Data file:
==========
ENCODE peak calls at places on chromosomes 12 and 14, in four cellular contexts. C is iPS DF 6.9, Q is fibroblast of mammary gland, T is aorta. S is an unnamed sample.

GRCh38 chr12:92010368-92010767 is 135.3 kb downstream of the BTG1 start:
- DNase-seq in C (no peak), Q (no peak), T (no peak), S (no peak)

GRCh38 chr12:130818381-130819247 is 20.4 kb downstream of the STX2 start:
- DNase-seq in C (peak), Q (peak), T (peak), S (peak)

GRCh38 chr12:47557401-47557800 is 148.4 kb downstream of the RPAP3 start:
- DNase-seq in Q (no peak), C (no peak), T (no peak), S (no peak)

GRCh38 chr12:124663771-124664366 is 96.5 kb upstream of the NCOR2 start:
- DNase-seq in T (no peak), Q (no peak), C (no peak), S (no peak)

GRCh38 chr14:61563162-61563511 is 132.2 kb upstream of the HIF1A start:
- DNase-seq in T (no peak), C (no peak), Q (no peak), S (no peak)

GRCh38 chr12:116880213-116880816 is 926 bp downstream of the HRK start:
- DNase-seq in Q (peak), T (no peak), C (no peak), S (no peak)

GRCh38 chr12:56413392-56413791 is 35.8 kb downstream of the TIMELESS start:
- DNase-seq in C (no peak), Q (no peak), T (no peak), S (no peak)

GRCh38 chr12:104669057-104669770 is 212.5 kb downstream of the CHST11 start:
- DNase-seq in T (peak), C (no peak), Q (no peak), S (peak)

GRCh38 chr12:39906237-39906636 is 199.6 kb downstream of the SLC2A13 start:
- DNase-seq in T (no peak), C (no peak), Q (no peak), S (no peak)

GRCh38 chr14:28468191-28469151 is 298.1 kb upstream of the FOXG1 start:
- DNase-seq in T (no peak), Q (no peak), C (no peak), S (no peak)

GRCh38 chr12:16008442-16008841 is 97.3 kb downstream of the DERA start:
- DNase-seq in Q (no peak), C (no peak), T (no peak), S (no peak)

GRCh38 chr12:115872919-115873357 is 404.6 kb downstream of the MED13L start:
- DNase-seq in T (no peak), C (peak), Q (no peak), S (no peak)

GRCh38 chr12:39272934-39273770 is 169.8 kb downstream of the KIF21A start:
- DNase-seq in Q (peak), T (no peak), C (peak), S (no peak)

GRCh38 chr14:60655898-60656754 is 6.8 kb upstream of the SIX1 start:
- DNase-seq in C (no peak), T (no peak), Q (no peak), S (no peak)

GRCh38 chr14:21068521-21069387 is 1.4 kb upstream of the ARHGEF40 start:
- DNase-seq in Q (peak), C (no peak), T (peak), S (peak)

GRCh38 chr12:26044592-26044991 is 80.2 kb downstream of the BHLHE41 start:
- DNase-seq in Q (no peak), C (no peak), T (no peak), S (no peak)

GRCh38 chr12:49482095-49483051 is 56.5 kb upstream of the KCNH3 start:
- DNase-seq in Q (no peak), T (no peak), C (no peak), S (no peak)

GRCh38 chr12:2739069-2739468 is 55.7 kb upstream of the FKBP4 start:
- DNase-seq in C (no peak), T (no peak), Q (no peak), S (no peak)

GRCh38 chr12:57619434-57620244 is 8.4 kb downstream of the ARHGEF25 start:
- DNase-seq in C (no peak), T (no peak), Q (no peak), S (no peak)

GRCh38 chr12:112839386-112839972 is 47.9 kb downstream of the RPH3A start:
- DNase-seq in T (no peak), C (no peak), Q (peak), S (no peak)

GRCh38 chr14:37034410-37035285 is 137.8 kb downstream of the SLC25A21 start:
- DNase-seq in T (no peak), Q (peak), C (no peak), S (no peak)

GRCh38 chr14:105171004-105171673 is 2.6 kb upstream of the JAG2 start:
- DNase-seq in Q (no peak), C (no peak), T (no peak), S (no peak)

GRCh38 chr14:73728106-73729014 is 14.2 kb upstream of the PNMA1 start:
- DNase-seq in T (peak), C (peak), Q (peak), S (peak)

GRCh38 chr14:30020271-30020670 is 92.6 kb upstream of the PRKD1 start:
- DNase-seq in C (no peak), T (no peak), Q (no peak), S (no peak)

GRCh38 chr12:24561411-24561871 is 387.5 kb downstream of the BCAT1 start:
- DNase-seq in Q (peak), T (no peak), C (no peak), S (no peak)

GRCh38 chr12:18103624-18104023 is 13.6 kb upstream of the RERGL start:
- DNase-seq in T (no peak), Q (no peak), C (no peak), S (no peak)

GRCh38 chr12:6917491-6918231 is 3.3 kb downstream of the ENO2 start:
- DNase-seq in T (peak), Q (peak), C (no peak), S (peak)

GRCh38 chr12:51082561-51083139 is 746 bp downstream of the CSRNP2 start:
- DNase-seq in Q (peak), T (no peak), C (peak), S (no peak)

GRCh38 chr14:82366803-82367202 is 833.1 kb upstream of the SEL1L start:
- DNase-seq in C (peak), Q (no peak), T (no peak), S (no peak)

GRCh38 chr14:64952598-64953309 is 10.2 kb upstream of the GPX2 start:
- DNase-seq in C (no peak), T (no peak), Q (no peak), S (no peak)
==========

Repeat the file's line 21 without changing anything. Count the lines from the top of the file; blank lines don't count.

- DNase-seq in T (no peak), Q (no peak), C (no peak), S (no peak)